- While this is a low-risk option, it tends to be lower reward. You won’t earn as much as you would from investing in a 529 plan, making growth slower and lower.
- Interest is subject to taxes as personal income.
- If the account is in the child’s name then it can potentially put a dent in their student aid package by as much of 20% of the award.
How to Save for college With a Roth IRA
What is a Roth IRA?
A Roth IRA is an individual retirement account where you pay taxes on your money going in, so that in the future your withdrawals are tax-free. Some families use Roth IRAs as a way to save for college.
Pros of using a Roth IRA for college:
- Earnings grow tax-free.
- You can withdraw funds anytime and for any reason without paying taxes.
- You don’t have to make a required monthly distribution like you would with other types of plans.
Cons of using a Roth IRA for college:
- Remember, you pay taxes on the money going in so if the tax rate in the future is lower, then you’re not saving as much as you could have with other plans.
- Not everyone can get a Roth IRA, families making more than $206,000 a year are ineligible.
- You must wait at least five years to make any tax-free withdrawals.
How to Save for College With a Mutual Fund
What is a mutual fund?
A mutual fund is a professionally managed investment portfolio where investors pool their funds to purchase securities.
Pros of using a mutual fund to pay for college:
- Mutual funds are convenient because the average investor can grow their portfolio without the burden of dealing with the complexities involved.
- They are managed by professionals with oversight by the federal government.
- You don’t need a lot of experience in order to invest money in a Mutual Fund.
Cons of using a mutual fund to pay for college:
- The fees can be significant regardless of how well an investment is doing.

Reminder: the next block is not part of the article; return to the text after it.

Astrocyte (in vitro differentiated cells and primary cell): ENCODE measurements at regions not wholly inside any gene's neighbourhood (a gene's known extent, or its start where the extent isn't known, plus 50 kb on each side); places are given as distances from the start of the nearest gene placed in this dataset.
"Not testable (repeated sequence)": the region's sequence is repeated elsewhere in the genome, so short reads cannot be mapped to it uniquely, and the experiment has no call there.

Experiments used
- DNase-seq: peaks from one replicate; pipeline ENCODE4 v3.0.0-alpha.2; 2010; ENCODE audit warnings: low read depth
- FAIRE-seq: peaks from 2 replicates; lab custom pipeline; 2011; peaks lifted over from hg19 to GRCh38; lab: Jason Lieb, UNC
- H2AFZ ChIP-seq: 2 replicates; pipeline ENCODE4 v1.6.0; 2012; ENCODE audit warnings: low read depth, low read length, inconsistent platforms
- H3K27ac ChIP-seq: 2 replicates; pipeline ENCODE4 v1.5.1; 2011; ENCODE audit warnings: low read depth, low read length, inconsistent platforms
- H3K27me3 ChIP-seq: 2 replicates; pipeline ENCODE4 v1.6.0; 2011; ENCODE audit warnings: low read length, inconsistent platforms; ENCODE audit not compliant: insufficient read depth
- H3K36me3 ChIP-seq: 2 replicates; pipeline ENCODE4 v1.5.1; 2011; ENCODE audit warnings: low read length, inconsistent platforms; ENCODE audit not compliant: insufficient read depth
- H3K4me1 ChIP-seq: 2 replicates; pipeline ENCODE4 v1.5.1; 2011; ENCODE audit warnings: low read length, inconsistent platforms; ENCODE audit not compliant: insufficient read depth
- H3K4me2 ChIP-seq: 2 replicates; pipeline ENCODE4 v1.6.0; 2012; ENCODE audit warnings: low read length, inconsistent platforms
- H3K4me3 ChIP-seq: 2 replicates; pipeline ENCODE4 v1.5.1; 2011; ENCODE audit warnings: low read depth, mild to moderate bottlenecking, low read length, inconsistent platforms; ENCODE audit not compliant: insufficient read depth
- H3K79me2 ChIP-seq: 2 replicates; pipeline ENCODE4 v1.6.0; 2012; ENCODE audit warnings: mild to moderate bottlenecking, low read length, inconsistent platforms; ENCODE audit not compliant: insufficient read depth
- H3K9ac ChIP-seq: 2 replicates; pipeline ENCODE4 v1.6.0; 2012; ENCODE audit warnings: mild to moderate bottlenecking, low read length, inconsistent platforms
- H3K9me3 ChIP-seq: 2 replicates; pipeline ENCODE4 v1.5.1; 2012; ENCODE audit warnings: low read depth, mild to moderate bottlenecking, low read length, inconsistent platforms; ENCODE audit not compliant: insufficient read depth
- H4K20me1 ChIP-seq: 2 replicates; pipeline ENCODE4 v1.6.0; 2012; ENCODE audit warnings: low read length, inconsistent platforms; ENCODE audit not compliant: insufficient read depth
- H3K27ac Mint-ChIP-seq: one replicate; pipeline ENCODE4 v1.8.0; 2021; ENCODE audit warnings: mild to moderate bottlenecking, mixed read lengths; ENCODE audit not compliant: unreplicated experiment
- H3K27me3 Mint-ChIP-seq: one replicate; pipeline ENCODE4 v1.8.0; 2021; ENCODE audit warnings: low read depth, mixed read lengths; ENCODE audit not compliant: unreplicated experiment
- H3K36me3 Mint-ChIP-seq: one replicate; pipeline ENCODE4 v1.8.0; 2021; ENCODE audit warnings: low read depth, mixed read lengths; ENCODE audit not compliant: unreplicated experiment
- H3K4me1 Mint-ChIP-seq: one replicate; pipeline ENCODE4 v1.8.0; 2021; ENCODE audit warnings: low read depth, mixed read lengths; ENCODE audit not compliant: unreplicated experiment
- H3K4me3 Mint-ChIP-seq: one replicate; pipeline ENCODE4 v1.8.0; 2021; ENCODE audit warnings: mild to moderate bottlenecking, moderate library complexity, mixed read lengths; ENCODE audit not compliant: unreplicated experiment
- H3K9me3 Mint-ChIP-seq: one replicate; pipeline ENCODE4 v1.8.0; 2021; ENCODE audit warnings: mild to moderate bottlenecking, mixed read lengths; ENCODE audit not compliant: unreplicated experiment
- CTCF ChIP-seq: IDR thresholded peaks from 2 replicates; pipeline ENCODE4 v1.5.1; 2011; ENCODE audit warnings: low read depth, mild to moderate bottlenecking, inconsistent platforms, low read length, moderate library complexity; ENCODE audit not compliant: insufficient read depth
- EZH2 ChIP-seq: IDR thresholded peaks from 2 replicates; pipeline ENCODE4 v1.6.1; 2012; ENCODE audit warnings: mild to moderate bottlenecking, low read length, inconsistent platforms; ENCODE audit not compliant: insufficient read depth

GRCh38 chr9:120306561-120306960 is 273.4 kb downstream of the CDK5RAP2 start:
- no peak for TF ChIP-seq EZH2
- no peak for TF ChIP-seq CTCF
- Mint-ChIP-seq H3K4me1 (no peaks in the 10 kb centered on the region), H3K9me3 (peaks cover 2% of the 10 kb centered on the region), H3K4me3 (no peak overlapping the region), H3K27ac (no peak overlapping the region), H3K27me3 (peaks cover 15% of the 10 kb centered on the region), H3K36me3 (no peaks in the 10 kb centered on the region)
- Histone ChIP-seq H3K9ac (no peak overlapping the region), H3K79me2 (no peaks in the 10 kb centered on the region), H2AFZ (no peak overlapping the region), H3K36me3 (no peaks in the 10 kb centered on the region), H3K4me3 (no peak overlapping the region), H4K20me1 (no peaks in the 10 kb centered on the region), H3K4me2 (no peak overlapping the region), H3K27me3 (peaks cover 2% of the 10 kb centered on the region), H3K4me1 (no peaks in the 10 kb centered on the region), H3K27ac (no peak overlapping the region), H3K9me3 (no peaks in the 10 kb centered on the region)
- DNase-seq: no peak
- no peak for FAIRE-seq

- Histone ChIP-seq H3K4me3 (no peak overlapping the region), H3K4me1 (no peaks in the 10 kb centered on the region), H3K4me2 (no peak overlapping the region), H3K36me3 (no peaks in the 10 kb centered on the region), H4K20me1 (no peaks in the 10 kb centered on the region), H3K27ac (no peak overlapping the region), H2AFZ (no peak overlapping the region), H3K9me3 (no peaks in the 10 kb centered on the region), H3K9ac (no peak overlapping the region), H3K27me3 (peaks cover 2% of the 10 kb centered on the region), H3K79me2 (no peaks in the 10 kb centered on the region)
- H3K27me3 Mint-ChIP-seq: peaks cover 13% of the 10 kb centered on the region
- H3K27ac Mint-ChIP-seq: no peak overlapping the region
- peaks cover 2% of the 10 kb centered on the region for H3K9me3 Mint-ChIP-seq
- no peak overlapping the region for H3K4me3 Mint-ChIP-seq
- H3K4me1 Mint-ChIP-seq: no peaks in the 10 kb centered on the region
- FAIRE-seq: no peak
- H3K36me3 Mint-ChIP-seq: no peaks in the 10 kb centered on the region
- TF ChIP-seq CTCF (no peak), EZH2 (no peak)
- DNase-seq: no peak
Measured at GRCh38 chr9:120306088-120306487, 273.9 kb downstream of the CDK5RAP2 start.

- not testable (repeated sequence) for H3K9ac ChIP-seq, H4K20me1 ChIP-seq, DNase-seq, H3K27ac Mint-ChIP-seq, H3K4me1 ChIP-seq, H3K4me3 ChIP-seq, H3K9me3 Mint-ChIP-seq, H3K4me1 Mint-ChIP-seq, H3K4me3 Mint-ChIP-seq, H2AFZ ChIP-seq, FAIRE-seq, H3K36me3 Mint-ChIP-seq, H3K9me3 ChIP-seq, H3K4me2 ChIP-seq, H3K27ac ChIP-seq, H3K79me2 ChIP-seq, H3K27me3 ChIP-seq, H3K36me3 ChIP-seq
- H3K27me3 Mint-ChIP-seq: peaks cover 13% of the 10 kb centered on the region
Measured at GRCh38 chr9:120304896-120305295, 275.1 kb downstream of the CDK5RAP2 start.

- Mutual funds are required to distribute capital gains, which subjects the investor to capital gains taxes.
- You can lose money on an investment and still be required to pay taxes on it.
How to Save for College With US Savings Bond
What is a US savings bond?
U.S. savings bonds are bonds (or debt) offered to US citizens to help fund federal spending. They are a low-risk, government-guaranteed investment.
Pros of using a US savings bond to pay for college:
- Because US savings bonds are government-backed, they are safe and very low risk.
- If you plan to use your bonds for college then you might not be on the hook for paying taxes on any earnings your bonds create.
- They aren’t expensive. You can buy bonds for as a little as $25 or as much as $10,000 in a single year.
Cons of using a US savings bond to pay for college:
- The return is pretty low. If you buy a series EE bond then you could earn as little as a penny a year unless you wait the full maturation period of 20 years and then your bond will be worth twice what you paid.
- Any tax advantages available are income based so if your family makes more than the allowable amount then you might on the hook for taxes related to your bonds.
- If you don’t have 20 years to let your bond mature, then you might not be able to use the funds for college anyway.
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Disclaimer: The information on our site is NOT medical advice for any specific person or condition. It is only meant as general information. If you have any medical questions and concerns about your child or yourself, please contact your health provider.